A growing number of quantitative equity managers are striving to better match their computer models to changing market environments as they fight to reverse their performance drought since the start of the financial crisis in mid-2007.
Before the crisis, the weightings quant firms allocated to the broad components of their alpha models for factor-driven strategies were “pretty static,” said Soonyong Park, a managing director and head of global portfolio solutions at investment consultant Rogerscasey LLC, Darien, Conn.
At the height of the crisis, however, many found the performance hit from short-term volatility simply “too great to bear,” Mr. Park said. As a result, more firms are working now to make the factor weightings “conditional on the market environment.”
Industry veterans predict those efforts could result in a clearer division of winners and losers than was apparent during the halcyon years leading up to the crisis. Back then, the value and small-cap equity signals favored by the majority of quant firms paid off broadly in terms of both strong investment gains and heavy net inflows.
Another development cited by some observers is a decline in public debate about the factors quant managers are incorporating in their models, reflecting greater efforts to preserve competitive advantages as long as possible.
In mid-May, executives at BlackRock Inc. — the New York-based bond giant that became a quant and index behemoth as well with its December acquisition of Barclays Global Investors — announced they were working to make their models more flexible.
Blake Grossman, vice chairman and head of scientific investments at BlackRock said in a letter to clients and consultants that the firm is “shifting our approach from relatively static tilts toward more dynamic portfolio positioning suited to the specific market context.” The move is one of several “enhancements” aimed at ensuring strong investment performance in the future, he said.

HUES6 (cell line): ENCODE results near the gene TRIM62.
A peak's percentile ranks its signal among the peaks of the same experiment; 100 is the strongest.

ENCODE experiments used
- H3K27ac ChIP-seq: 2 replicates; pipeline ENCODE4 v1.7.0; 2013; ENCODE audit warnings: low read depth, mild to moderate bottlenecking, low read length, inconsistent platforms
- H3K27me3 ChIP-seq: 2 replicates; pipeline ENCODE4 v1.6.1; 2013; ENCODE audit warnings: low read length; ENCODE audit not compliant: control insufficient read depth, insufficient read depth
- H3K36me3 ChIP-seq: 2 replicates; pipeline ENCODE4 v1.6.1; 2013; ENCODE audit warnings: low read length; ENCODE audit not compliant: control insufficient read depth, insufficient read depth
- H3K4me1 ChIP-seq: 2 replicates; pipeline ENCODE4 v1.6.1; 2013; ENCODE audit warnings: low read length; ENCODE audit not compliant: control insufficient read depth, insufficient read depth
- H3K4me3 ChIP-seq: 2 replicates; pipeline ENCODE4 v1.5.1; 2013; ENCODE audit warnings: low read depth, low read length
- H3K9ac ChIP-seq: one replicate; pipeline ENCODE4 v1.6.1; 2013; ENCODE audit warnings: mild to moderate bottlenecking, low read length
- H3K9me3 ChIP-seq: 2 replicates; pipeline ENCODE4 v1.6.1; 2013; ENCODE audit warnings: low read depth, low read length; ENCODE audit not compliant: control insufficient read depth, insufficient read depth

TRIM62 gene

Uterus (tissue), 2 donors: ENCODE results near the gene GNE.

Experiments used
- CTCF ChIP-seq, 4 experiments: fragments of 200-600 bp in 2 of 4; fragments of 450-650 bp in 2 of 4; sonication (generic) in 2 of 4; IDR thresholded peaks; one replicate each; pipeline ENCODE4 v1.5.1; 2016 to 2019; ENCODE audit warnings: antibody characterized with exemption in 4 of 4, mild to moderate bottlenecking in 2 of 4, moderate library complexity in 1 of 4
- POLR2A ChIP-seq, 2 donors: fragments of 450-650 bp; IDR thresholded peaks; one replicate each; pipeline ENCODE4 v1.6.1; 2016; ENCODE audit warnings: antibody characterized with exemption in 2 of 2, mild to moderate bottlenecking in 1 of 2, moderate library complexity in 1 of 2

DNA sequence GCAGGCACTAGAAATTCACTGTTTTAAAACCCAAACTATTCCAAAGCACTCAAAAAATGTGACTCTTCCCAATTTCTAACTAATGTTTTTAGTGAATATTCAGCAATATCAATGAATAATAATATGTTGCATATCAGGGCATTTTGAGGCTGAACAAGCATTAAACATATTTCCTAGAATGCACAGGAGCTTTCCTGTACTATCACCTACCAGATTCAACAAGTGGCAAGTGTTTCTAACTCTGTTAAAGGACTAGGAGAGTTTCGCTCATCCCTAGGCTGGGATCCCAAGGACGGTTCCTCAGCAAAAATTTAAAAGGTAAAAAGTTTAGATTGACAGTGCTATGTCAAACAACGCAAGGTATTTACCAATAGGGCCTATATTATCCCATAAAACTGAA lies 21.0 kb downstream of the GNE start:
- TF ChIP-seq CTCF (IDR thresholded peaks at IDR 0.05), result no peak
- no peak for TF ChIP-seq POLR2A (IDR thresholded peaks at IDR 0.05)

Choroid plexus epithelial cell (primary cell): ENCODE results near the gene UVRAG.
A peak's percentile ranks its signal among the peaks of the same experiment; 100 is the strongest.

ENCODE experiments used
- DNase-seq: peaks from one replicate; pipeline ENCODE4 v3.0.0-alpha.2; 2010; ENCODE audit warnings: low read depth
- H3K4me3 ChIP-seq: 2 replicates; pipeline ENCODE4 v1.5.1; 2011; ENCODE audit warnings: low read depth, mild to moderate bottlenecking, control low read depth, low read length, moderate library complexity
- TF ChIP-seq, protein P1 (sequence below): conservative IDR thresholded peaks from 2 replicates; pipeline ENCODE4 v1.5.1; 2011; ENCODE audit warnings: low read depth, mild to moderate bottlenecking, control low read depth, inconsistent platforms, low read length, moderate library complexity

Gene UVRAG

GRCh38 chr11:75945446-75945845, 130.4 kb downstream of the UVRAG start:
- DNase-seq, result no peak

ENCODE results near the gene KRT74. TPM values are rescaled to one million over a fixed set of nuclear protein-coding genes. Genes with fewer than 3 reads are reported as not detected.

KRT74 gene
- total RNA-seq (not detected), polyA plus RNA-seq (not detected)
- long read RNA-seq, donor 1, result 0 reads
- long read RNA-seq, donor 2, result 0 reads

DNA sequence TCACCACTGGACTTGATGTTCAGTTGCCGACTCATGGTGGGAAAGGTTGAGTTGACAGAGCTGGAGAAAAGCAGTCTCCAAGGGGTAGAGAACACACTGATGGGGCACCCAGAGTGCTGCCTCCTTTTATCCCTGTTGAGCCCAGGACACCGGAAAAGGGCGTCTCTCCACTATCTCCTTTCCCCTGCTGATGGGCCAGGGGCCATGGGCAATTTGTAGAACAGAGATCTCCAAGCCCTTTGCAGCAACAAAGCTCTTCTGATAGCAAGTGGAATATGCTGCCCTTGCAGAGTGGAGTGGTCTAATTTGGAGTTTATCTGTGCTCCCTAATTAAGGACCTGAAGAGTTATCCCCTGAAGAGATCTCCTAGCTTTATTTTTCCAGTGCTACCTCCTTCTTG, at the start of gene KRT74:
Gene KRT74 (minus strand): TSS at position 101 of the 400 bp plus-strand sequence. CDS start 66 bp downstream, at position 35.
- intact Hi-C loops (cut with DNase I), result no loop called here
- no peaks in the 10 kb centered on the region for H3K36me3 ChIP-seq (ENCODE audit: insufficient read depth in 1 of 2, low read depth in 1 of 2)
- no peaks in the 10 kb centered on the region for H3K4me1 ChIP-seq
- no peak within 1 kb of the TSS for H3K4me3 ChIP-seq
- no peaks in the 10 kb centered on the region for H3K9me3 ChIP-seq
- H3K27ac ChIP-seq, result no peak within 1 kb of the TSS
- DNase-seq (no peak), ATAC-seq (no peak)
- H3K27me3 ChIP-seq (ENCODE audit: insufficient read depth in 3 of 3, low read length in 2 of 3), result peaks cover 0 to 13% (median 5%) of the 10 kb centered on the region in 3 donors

BlackRock has faced some difficult times with its active quantitative equity business, which oversaw $144 billion as of Dec. 31. Several of BlackRock's biggest “alpha tilt” quant offerings — including its $17 billion Alpha Tilts Fund (2% risk); its $6.6 billion Russell 1000 Alpha Tilts Fund and its $4.2 billion Russell 3000 Alpha Tilts Fund — have trailed their benchmarks for the one-, three- and five-year periods through March 31.
Rather than a prolonged stretch of underperformance, however, it was 2007 — when a number of its strategies underperformed by four or five percentage points —that weighed down the three- and five-year numbers. Many of those strategies outperformed their benchmarks the following year, as volatility was peaking.
Ken Kroner, who earlier this month was named BlackRock's chief investment officer and head of scientific active equity, declined to provide details about the changes in the firm's active quant business.
Investment consultants say the broad pressures facing quant managers now have led many to implement — or consider implementing — similar moves. “There were a number of managers that had relatively static models three years ago that are more dynamic today,” noted Keith H. Black, an associate with Chicago-based investment consultant Ennis Knupp & Associates Inc.